20210128_WEF

President Moon Jae-in on Jan. 27 delivers a special address to the World Economic Forum 2021 via videoconferencing from Cheong Wa Dae. (Yonhap News)


By Xu Aiying and Yoon Sojung

President Moon Jae-in on Jan. 27 called Korea a "safe and stable partner and investment destination."


In a special address to the Davos Agenda 2021 of the World Economic Forum via videoconferencing, President Moon said that despite the pandemic, Korea has never resorted to a lockdown or border closure.


"I hope that the Korean New Deal will lay ground for global companies and venture start-ups to take on new challenges and become a catalyst for expanding cooperation in future industries," he said.

"Korea will host the second P4G (Partnering for Green Growth and the Global Goals 2030) Summit in May, through which we seek to spearhead international cooperation in overcoming the climate crisis."


"As COVID-19 becomes more prolonged, inequality is widening — a gap that we are witnessing both within countries, and between countries,” he said. "Equally as important as responding to the immediate COVID-19 outbreak and the economic crisis, is our commitment to pool our wisdom to fight against polarization and inequality in the post-COVID-19 era."


On Korea's COVID-19 situation, the president said, "Korea has entered the stage of overcoming this pandemic, and has set a goal for inclusive recovery and resurgence."


"As with all other countries, we will begin by carrying out vaccinations which will be the first step we take towards herd immunity," he added.

"Korea has entered into contracts with many pharmaceutical companies to secure a supply of various types of vaccines that will sufficiently cover our entire population. We have decided on free vaccinations for the country to uphold the cause of an inclusive recovery in our everyday lives."


The chief executive's speech was streamed via videoconferencing with other influential global figures attending the forum in Switzerland, which hosts the event every year.

xuaiy@korea.kr

 

 

20200827_Science and Technology Future

The Ministry of Science and ICT on Aug. 26 announced the plan "Science and Technology Future Strategies 2045" at the 12th meeting of the Presidential Advisory Council on Science & Technology in Seoul. (Ministry of Science and ICT)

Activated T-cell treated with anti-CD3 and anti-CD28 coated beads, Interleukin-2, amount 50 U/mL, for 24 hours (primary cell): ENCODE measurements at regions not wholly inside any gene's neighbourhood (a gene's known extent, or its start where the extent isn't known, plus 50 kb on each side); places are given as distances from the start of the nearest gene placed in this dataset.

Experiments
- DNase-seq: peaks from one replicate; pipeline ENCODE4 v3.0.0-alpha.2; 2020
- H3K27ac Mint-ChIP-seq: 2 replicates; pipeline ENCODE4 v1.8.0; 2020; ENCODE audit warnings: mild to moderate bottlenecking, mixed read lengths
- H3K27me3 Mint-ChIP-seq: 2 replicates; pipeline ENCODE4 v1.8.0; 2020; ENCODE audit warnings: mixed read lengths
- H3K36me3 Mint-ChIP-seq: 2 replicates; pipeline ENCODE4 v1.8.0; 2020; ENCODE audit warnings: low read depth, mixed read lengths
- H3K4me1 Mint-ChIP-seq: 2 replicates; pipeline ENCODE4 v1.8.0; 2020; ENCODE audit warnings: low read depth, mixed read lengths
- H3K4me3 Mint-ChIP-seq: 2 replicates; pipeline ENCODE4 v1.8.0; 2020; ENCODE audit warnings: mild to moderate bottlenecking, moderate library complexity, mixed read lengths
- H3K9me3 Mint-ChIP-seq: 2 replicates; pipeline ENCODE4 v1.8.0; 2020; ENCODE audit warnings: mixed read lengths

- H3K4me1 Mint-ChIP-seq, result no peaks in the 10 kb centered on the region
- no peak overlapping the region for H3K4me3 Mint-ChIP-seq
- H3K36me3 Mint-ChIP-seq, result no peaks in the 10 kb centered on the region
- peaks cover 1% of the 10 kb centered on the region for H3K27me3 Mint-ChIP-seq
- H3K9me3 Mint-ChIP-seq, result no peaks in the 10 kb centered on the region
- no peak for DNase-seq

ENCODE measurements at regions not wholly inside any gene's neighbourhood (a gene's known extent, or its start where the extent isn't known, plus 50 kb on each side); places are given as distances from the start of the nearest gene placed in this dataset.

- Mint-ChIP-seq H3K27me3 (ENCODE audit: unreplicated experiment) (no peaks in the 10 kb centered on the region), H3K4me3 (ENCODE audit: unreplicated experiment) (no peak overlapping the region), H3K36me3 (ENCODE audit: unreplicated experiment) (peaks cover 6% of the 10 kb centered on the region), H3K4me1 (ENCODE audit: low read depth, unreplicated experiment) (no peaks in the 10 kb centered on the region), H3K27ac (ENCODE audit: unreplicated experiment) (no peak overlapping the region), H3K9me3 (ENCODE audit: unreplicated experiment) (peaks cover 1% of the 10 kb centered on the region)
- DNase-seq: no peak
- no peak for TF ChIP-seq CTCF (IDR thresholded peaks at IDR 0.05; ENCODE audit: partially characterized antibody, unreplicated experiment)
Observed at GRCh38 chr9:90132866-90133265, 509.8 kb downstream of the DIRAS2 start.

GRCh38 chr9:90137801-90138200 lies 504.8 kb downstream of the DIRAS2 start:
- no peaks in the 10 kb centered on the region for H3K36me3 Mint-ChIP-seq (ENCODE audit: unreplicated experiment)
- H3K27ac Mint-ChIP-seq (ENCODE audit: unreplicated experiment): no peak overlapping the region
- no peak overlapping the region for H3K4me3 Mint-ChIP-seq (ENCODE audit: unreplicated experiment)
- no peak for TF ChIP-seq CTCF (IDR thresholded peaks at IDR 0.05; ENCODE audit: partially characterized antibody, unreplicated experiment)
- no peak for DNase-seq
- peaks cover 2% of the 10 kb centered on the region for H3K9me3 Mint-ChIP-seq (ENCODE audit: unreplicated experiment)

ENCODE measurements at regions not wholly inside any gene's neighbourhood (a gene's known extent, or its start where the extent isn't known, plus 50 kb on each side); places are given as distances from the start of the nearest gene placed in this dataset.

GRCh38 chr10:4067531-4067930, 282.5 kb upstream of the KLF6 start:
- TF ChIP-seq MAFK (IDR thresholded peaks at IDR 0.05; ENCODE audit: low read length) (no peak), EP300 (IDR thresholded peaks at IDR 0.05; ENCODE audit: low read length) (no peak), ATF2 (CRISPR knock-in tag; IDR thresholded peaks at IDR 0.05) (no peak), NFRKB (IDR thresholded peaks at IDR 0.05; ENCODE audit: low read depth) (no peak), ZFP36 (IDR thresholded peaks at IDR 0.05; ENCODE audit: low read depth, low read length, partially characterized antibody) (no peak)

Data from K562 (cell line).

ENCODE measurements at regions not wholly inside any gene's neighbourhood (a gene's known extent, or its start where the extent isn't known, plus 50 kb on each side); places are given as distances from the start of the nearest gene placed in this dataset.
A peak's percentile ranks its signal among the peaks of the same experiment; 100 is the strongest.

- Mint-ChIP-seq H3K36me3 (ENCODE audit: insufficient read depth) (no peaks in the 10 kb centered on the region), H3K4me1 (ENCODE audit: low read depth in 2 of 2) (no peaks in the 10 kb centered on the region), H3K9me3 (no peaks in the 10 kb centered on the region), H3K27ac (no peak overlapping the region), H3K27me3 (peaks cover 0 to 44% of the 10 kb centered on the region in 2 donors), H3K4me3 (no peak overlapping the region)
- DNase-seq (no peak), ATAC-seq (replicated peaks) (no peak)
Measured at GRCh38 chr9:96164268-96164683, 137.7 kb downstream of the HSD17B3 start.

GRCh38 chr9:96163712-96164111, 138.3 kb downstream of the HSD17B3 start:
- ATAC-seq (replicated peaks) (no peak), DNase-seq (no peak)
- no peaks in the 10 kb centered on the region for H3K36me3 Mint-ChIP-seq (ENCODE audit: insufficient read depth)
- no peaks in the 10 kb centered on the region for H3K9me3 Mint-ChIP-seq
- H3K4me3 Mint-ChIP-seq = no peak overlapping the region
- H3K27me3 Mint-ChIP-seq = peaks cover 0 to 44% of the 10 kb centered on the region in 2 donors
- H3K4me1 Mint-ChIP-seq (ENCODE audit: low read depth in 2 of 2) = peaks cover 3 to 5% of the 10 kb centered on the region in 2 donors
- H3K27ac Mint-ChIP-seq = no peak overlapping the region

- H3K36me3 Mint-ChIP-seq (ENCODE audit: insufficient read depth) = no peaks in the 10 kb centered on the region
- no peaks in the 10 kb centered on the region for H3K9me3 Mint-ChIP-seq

A few days ago in 2045, Su-yeong got a new tooth thanks to reproductive stem cell technology that replaced her old tooth with a healthy new one. People can replace not only their teeth but also skin, bones and internal organs such as the liver with artificial versions. Moreover, technology has restored aged cells to those of newborns, a development expected to significantly extend the longevity of human life.



By Xu Aiying and Yoon Sojung

Though it might sound like a science fiction novel, daily life in Korea in 2045 could see major scientific and technological advances.

The Ministry of Science and ICT on Aug. 26 announced the plan "Science and Technology Future Strategies 2045" at the 12th meeting of the Presidential Advisory Council on Science & Technology in Seoul.

The plan shows what daily life could be in 2045, the centennial anniversary of national liberation, covering eight challenges Koreans will face in the future.

For climate change, the ministry aims to slow global warming by using high efficiency and eco-friendly energy and carbon capture, utilization and storage (CCUS) technology. Its blueprint also envisions a data-based management system for disasters and the securing of technologies to tackle climate change, such as the use of materials emitting no fine dust.

Curing what are now incurable diseases and brain-related ailments is also among the eight tasks. The plan mentions gene editing and stem cell treatments for cancer and hereditary diseases as solutions to these problems.

Advances in science and technology are expected to raise abundance and convenience in society. The ministry will also secure food for the future by establishing ICT-based, 24-hour unmanned agricultural and fish farms and factories to operate year round.

By securing clean hydrogen energy and expanding urban solar power, the strategies aim to secure a stable energy supply and advanced futuristic technologies such as the development of mini-size batteries with large capacity, space-based solar cells and power generation through nuclear fusion.

The strategies seek to develop technologies contributing to equality, non-discriminatory communication and social trust. The ministry said the plan will help people communicate using virtual reality and enable humans, machines and animals to communicate through brain waves, which will allow unique experiences.

These strategies are expected to create a more trustworthy and safer network environment backed by blockchain, quantum cryptographic communication and next-generation future security technologies. 


Moving vehicles will see a major paradigm shift. For example, a manned spaceship will make a roundtrip from Seoul to New York within two hours.


xuaiy@korea.kr

 

 

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